Tears As Untouchable Gen.Owoyesigire Grabs 4 Square Miles Of Land In Bunyoro, Evicts 1500 Occupants On A Gun Barrel


Over 1,200 people are in tears after they were forcefully evicted from their land by a Uganda People’s Defense Forces (UPDF) general.
Lt Gen. Jim Owoyesigire is accused of grabbing 4 square miles of land, located in Kisuuga village, Masindi district. In some of the evictions that started in 2014, residents accuse Owoyesigire’s men of subjecting them to acts of brutality, including, floggings.
Residents also told Sunday Vision that Owoyesigire’s men had set houses ablaze as a way to force them off the land. Owoyesigire claims to have bought the land, although efforts by Sunday Vision to confirm the claims were futile as he hung up on our reporters when we tried to reach him by phone.
Owoyesigire, a former UPDF Air Defense Commander, served as commander of the African Union Peacekeeping mission in Somalia from January 2018 until February this year, when he was replaced by Lt. Gen. Tigabu Yilma Wondimhunegn from Ethiopia. The Masindi resident district commissioner, Godfrey Nyakahuma, said he had no details on the issue, adding that the complaint could have been filed before he took office in 2015.
He said he heard of the Kisuuga land matter when Justice Bamugemereire’s commission visited the district and the scene. The chairperson area land committee Miirya sub-county, Moses Businge, said the affected persons were not mobilised before the Commission visited the contested land in early July.
On Friday, a source in the commission confirmed that the investigating team and some commissioners visited the contested land. “The General was summoned but he did not show up. He said he was in Somalia. He sent his wife and farm managers, but they did not give satisfactory answers,” stated a source.
Asked about the action taken, the source said, “Sadly, the people had already been evicted and the commission does not have the powers to undo the eviction.” HARROWING TALES OF VICTIMS Alfred Oting, a catechist at Kisuuga Catholic Church, who claims to have lost land measuring an acre and a half, said on a fateful day, they saw soldiers with barbed wire and pillars storm their homes.
“Nobody has been allowed to set foot on that land since,” Oting told Sunday Vision, adding that “They were armed with guns and I decided to keep quiet.” Those who dared the men, like Joseph Kiirya, 70, as his four acres were being fenced off, paid dearly.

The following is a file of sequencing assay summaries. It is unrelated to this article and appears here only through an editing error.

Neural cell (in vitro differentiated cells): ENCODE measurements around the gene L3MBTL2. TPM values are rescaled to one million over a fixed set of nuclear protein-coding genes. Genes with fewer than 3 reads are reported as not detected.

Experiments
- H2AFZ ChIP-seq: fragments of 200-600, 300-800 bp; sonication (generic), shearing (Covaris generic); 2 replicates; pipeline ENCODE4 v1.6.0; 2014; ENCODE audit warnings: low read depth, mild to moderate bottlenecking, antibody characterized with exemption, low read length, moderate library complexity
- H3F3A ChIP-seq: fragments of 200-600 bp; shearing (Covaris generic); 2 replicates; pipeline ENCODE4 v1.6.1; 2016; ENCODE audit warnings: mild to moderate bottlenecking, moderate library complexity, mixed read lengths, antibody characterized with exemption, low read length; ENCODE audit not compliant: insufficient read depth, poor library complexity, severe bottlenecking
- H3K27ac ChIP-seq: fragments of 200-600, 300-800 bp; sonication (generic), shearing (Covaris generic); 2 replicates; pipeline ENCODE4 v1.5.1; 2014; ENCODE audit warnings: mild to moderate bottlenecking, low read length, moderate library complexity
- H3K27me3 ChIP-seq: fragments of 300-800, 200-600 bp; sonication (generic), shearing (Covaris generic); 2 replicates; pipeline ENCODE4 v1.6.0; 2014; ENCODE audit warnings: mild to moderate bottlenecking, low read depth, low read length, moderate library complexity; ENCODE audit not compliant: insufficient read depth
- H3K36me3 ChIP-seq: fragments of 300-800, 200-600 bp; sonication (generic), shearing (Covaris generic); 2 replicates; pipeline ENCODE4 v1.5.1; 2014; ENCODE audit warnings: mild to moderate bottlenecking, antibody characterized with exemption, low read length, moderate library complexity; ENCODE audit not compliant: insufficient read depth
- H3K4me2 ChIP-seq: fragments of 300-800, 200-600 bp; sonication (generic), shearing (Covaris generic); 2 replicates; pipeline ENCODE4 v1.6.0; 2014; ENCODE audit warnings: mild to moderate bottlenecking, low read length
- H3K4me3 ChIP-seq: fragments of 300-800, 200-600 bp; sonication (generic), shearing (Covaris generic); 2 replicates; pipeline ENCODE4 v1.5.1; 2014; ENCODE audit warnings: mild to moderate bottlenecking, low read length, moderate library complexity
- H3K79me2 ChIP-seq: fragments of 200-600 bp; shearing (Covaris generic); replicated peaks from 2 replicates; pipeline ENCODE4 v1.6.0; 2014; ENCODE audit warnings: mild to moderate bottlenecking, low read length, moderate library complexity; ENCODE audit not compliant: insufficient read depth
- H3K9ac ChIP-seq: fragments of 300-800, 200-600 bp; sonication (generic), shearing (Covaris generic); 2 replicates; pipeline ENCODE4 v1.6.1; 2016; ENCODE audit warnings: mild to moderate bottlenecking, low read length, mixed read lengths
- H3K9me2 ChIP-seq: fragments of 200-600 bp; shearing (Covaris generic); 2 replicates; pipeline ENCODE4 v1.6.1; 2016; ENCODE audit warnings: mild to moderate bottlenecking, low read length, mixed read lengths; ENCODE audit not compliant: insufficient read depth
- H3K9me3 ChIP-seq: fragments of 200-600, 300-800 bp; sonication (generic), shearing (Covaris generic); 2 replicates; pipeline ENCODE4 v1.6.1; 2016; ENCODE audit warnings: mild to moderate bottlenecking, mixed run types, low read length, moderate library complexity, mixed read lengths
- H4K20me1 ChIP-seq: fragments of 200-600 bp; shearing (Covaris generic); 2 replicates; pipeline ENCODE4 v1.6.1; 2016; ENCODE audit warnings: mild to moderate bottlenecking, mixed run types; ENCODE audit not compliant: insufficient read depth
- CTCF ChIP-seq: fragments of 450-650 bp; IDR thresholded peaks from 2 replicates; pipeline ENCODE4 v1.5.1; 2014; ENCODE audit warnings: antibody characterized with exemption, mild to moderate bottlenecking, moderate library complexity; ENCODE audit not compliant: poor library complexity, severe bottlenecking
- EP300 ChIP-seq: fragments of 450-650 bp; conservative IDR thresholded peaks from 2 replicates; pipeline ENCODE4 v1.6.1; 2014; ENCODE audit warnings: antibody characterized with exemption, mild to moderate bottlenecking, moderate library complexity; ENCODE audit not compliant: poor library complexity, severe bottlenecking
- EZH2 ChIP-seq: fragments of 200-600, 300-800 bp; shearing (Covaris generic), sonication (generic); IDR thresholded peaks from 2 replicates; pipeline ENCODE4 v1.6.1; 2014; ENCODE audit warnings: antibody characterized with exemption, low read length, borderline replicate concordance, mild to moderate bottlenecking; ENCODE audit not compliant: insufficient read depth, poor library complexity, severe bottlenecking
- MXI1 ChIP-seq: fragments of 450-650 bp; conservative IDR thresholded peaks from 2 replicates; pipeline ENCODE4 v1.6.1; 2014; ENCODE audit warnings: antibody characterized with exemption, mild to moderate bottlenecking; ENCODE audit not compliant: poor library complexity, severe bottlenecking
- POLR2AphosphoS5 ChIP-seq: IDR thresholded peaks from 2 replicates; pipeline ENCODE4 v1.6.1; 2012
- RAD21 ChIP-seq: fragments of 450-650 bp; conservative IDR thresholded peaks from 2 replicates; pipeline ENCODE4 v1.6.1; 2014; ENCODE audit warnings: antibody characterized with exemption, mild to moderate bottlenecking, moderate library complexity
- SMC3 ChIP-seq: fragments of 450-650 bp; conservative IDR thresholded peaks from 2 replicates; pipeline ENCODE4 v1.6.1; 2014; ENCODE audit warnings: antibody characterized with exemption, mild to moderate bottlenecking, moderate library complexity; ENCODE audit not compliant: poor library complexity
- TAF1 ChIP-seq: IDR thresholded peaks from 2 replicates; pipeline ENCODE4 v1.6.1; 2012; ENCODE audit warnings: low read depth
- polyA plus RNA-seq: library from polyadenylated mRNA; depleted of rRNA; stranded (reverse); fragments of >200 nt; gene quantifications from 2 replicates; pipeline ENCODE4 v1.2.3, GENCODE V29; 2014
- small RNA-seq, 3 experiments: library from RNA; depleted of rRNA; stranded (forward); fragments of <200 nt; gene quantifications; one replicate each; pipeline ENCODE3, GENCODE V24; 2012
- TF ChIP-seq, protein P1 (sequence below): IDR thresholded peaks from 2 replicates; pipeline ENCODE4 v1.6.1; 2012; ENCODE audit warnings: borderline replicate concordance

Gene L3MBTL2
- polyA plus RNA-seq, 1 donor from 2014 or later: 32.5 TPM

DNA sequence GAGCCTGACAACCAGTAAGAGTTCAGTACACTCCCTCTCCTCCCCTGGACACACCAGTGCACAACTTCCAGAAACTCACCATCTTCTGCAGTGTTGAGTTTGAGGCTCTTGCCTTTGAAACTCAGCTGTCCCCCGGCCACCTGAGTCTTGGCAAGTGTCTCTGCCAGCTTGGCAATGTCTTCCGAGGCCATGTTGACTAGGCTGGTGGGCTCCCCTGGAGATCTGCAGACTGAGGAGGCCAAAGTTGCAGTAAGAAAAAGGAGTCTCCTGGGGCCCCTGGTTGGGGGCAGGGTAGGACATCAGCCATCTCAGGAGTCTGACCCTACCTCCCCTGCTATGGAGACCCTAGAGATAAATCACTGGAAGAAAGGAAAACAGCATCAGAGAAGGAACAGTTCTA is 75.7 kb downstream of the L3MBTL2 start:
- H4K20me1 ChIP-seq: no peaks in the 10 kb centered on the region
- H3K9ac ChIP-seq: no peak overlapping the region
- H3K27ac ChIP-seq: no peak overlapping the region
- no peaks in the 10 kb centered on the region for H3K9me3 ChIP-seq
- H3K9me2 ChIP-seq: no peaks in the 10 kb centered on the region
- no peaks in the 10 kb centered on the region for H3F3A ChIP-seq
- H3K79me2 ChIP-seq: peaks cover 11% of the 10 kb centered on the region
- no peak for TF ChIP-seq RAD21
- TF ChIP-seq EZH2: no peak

Kiirya said he was imprisoned on trumped-up charges. He was accused of injuring a cow belonging to Owoyesigire. “At Masindi Grade one magistrate court, I was ordered to pay a fine of sh2m or go to prison for one year,” Kiirya said. He said this has spread fear among Owoyesigire’s victims, many of whom have decided to keep silent because they cannot afford to hire lawyers to help them get justice.
“Most people decided to keep quiet because of what was transpiring in the area,” Kiirya said. Another resident, Augustine Onega, 64, said his family had lived on the land since 1959 by the time they were evicted. “My mother and father were buried here,” he said.
Ever since he lost his land, Onega is living under the mercy of a Good Samaritan, who has allocated the family a plot of land, where they have built grass-thatched houses for temporary settlement. Mgrs. Mathias Nyakatuura, the Vicar of Masindi Vicariate, told Sunday Vision that they were forced to close the Church and a school.
“We were not compensated as a Church because even the government-aided primary school that was there was founded by us, the Catholic Church,” Nyakatuura said. He prays that the Government returns their Church and school, saying they were forcefully taken away yet they have evidence that the land belongs to the Catholic Church.
He said the Church has documented evidence about the ownership of the land but they were left in suspense. Amliana Oyemba, 56, said he resorted to doing casual jobs to feed his children after being thrown off his land. Oyemba said he reported the matter to Masindi Police station but was referred to the regional Police headquarters in Fort Portal because the officer in charge feared to handle the case.